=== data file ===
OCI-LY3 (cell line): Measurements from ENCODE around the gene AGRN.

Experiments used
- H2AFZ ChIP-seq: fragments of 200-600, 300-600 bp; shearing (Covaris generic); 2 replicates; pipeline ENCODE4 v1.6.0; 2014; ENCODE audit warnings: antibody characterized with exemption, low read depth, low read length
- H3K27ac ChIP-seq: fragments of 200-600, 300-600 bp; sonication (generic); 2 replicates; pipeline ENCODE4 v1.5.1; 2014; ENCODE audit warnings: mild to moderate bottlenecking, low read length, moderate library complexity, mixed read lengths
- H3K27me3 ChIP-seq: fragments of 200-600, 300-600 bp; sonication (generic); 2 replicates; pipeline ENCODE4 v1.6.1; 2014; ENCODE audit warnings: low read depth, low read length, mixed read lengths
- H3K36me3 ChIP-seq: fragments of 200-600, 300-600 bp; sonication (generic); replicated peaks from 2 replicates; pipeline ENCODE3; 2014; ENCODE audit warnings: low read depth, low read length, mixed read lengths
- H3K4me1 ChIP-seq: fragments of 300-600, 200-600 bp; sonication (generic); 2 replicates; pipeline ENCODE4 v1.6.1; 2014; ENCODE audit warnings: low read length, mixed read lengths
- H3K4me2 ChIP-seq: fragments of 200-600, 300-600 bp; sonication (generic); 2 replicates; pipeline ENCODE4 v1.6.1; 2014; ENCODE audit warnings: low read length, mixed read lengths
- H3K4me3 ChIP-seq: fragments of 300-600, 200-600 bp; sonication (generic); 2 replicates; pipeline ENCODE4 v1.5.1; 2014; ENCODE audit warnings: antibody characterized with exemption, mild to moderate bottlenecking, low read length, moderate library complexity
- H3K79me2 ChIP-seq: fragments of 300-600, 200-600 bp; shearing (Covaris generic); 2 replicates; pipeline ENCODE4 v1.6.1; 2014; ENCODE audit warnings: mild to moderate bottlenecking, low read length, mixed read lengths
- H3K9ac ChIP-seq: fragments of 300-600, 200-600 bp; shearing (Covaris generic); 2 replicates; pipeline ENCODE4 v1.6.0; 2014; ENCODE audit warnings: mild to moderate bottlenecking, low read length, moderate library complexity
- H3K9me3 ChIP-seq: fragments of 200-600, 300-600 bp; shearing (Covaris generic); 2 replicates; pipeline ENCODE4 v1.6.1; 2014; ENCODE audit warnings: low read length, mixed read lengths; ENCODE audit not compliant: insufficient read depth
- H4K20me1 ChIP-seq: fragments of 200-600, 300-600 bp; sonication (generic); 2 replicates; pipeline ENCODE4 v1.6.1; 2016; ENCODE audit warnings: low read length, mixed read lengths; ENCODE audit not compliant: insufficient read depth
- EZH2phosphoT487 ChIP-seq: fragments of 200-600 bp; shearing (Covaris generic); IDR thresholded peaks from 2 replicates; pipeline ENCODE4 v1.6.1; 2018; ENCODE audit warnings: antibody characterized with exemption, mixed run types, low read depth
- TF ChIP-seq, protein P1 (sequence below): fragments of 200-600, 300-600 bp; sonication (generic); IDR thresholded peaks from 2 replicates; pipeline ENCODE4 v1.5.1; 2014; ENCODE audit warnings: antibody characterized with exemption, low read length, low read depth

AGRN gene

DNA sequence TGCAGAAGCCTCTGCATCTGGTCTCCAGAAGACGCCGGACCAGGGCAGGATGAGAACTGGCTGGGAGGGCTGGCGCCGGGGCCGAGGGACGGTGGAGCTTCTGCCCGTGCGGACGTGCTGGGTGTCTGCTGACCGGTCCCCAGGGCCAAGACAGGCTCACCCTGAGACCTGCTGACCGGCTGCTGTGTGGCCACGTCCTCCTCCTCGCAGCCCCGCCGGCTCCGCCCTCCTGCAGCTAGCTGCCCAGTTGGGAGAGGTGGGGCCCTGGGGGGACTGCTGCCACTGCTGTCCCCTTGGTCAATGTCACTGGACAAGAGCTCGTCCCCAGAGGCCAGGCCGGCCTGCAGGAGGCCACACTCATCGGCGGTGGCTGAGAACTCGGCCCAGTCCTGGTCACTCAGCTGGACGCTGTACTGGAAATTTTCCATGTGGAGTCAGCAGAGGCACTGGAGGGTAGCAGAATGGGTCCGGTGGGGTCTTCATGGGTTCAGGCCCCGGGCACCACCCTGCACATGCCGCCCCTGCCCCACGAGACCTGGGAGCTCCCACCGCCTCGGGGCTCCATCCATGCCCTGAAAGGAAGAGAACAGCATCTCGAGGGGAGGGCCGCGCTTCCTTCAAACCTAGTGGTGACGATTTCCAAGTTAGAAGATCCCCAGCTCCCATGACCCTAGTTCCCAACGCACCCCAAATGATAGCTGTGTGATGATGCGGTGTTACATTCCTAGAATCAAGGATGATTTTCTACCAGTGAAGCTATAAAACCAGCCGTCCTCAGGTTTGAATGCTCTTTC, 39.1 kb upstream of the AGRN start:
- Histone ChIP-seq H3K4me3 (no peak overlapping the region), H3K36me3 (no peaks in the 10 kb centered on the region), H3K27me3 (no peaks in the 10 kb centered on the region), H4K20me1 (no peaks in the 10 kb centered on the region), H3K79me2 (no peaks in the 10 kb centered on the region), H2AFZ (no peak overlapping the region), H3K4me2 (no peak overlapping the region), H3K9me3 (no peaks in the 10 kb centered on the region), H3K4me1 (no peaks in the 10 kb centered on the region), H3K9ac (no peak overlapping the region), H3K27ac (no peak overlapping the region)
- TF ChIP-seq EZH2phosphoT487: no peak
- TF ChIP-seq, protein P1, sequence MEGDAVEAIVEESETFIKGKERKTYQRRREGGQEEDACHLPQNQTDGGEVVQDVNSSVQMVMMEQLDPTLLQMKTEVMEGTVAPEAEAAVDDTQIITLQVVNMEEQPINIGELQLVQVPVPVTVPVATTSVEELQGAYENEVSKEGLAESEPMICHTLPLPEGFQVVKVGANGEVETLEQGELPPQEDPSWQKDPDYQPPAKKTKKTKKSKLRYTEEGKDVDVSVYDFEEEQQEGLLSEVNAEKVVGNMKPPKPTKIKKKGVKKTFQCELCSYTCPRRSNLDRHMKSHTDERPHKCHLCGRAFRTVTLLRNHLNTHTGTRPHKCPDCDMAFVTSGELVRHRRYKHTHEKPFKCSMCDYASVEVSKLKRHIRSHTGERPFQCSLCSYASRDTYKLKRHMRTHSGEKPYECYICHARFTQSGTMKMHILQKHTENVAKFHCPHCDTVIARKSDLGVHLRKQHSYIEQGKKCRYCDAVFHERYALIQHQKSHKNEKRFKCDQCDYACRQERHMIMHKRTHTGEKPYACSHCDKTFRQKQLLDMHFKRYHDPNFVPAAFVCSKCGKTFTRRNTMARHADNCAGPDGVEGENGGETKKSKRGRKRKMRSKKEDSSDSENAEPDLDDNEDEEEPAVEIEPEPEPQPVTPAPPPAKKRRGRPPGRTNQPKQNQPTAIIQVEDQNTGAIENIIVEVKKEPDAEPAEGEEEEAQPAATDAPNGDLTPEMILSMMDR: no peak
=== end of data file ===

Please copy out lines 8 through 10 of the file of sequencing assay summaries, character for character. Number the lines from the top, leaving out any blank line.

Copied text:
- H3K4me2 ChIP-seq: fragments of 200-600, 300-600 bp; sonication (generic); 2 replicates; pipeline ENCODE4 v1.6.1; 2014; ENCODE audit warnings: low read length, mixed read lengths
- H3K4me3 ChIP-seq: fragments of 300-600, 200-600 bp; sonication (generic); 2 replicates; pipeline ENCODE4 v1.5.1; 2014; ENCODE audit warnings: antibody characterized with exemption, mild to moderate bottlenecking, low read length, moderate library complexity
- H3K79me2 ChIP-seq: fragments of 300-600, 200-600 bp; shearing (Covaris generic); 2 replicates; pipeline ENCODE4 v1.6.1; 2014; ENCODE audit warnings: mild to moderate bottlenecking, low read length, mixed read lengths